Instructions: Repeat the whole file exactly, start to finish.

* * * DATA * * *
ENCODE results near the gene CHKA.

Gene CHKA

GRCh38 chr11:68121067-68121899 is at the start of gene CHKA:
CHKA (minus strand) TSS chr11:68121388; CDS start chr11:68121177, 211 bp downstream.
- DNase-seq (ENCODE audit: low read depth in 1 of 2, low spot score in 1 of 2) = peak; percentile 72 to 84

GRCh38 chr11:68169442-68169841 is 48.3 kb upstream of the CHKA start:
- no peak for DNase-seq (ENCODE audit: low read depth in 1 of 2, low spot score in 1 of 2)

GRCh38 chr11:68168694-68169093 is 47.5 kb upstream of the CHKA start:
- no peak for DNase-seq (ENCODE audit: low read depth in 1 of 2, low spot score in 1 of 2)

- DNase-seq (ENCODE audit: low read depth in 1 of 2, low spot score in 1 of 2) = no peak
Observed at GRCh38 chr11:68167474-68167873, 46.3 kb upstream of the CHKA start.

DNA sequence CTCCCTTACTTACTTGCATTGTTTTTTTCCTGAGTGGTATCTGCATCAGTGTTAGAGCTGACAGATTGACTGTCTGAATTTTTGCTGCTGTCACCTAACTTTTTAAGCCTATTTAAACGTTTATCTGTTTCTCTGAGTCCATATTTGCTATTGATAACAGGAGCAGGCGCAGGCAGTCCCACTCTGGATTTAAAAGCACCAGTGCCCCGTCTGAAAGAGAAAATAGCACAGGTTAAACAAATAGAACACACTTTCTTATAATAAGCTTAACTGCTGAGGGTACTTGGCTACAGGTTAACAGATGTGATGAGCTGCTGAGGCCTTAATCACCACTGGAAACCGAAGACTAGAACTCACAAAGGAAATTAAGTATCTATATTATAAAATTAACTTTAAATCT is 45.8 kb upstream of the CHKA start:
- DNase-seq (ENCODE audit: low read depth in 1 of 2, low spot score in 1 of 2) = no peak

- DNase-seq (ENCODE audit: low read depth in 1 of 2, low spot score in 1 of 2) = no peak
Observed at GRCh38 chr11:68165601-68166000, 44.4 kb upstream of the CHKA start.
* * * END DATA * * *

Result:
ENCODE results near the gene CHKA.

Gene CHKA

GRCh38 chr11:68121067-68121899 is at the start of gene CHKA:
CHKA (minus strand) TSS chr11:68121388; CDS start chr11:68121177, 211 bp downstream.
- DNase-seq (ENCODE audit: low read depth in 1 of 2, low spot score in 1 of 2) = peak; percentile 72 to 84

GRCh38 chr11:68169442-68169841 is 48.3 kb upstream of the CHKA start:
- no peak for DNase-seq (ENCODE audit: low read depth in 1 of 2, low spot score in 1 of 2)

GRCh38 chr11:68168694-68169093 is 47.5 kb upstream of the CHKA start:
- no peak for DNase-seq (ENCODE audit: low read depth in 1 of 2, low spot score in 1 of 2)

- DNase-seq (ENCODE audit: low read depth in 1 of 2, low spot score in 1 of 2) = no peak
Observed at GRCh38 chr11:68167474-68167873, 46.3 kb upstream of the CHKA start.

DNA sequence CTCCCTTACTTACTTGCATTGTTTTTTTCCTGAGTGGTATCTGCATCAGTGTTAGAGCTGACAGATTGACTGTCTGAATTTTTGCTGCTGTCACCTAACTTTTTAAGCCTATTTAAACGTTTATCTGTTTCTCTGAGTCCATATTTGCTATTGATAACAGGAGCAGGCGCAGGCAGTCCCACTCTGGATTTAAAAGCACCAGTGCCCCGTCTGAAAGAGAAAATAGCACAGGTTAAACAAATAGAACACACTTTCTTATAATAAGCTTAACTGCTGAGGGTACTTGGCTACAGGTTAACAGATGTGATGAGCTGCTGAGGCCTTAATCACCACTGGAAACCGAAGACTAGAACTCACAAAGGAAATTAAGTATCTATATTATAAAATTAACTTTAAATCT is 45.8 kb upstream of the CHKA start:
- DNase-seq (ENCODE audit: low read depth in 1 of 2, low spot score in 1 of 2) = no peak

- DNase-seq (ENCODE audit: low read depth in 1 of 2, low spot score in 1 of 2) = no peak
Observed at GRCh38 chr11:68165601-68166000, 44.4 kb upstream of the CHKA start.